Then they reached their house and Christ tearfully asked to be shown the tomb of Lazarus. When He got there He asked that the grave be opened. Martha warned Him that Lazarus had already been dead for four days and had begun to decompose. Christ spoke to her authentically: "Didn't I tell you that if you believe, you will see the glory of God?"

The grave was opened by those present, and Christ, after a short prayer to His Father, ordered Lazarus: "Lazarus, come out."

Lazarus came out of the tomb, wrapped in burial cloths wrapped and stuck with wax, and the bystanders untied him at the orders of Christ.

The resurrection of Lazarus by Christ amazed everyone in Jerusalem, caused Christ's triumphal entry into the city, but also provoked the envy of the Jewish rulers against Him, which led them to crucify Him.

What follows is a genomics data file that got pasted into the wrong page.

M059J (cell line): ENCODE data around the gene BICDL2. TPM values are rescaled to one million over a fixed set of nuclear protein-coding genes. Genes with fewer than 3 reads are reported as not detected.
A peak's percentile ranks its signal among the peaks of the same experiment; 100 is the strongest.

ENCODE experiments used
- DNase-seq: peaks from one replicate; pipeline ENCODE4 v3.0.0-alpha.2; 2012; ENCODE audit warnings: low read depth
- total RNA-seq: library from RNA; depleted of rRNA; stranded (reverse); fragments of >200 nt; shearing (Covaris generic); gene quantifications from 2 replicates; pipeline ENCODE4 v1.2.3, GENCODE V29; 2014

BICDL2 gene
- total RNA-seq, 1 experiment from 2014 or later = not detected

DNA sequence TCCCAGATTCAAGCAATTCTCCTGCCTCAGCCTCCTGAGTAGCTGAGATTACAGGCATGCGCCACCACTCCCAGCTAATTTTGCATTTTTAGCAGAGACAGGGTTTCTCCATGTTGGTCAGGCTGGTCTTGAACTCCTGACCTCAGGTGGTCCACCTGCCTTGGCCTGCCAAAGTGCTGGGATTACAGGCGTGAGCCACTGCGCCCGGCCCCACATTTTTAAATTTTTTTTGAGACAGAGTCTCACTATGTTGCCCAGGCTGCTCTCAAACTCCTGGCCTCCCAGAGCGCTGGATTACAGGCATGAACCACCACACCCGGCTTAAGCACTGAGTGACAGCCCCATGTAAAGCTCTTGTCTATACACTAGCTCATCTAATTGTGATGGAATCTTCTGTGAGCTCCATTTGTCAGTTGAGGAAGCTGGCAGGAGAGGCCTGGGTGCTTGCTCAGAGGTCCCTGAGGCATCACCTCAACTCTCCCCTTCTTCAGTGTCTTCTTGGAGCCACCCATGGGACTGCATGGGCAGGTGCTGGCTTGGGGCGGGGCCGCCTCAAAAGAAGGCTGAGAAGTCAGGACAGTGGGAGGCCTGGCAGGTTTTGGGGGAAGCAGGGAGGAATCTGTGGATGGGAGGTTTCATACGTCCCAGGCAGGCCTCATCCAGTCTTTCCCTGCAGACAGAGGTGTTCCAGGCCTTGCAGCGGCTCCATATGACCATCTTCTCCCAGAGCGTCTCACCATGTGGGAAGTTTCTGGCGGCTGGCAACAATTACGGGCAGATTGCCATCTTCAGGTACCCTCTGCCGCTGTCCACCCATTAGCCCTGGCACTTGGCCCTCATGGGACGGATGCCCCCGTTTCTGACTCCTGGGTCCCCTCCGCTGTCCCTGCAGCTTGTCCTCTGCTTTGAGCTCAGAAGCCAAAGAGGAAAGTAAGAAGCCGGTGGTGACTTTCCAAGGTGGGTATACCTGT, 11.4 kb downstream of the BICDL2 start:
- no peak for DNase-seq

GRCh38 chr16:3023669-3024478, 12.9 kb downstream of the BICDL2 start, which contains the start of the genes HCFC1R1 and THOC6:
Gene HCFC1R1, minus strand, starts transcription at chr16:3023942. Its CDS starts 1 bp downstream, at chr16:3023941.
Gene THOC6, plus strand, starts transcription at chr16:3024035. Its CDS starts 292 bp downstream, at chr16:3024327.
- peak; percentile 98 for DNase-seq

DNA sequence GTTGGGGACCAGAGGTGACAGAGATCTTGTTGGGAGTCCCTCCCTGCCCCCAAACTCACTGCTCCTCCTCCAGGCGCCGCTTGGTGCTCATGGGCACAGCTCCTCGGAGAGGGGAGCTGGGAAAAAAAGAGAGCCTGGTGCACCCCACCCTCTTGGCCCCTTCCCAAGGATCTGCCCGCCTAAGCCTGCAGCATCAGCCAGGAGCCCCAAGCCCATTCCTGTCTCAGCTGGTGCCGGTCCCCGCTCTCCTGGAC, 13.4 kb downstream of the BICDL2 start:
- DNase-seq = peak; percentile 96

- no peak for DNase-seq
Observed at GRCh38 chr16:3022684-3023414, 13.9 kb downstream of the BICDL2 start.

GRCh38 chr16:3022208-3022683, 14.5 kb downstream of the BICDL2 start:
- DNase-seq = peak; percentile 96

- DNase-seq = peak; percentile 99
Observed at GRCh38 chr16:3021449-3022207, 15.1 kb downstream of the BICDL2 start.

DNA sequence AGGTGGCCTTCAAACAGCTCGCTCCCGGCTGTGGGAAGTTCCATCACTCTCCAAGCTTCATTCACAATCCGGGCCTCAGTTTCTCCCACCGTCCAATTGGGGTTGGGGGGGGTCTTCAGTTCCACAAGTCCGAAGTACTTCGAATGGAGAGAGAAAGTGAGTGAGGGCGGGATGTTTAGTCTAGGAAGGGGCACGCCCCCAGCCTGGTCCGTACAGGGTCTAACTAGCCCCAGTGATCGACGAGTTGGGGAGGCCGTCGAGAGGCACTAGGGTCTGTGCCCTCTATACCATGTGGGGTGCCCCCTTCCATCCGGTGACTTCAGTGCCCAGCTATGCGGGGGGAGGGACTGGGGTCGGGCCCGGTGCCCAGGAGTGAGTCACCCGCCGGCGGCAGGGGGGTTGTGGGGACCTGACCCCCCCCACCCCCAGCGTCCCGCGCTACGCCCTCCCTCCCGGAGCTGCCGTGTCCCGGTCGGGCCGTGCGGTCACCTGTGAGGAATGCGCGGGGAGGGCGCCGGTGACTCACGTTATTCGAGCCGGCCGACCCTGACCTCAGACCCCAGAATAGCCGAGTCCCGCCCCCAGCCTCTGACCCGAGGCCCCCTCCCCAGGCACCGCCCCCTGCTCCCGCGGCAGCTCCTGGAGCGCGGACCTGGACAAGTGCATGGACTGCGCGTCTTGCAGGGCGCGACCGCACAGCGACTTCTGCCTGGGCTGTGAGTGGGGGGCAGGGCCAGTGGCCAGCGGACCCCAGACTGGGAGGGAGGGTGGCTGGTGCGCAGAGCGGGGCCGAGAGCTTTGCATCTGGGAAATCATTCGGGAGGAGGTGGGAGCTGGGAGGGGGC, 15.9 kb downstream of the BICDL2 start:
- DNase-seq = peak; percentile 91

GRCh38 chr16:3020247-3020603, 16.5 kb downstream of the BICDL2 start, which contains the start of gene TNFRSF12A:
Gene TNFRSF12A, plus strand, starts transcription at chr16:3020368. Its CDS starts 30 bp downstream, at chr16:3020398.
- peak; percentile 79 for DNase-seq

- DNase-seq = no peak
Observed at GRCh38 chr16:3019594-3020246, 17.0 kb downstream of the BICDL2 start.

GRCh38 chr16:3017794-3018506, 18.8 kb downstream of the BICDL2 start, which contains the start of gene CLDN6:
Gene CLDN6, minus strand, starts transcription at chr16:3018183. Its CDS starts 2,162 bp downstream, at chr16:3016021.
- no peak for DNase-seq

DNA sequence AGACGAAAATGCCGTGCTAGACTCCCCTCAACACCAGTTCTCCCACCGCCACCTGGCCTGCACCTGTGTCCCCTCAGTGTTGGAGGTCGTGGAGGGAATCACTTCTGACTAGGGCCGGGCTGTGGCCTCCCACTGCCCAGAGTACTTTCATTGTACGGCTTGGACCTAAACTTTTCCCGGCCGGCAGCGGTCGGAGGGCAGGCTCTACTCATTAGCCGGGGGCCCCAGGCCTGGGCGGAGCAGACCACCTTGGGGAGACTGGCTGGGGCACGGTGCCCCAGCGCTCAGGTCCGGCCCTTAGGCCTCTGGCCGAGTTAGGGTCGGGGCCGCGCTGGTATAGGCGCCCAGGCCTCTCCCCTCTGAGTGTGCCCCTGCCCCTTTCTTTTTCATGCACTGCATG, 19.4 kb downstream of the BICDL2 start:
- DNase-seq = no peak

Lazarus After His Resurrection

After his resurrection, Lazarus lived another thirty years and became the Bishop of Kition in Cyprus, where he fled to escape the threat of the Jews. It is preserved that his omophorion was made by Mary the Theotokos herself.

It is said that he always had the bitterness of death in his mouth and that he did not say anything about Hades.

The Services and Ceremonies - Various Greek Customs

In the churches, a festal Divine Liturgy of Saint John Chrysostom is held. The festal apolytykion is chanted which is common on both Lazarus Saturday and Palm Sunday: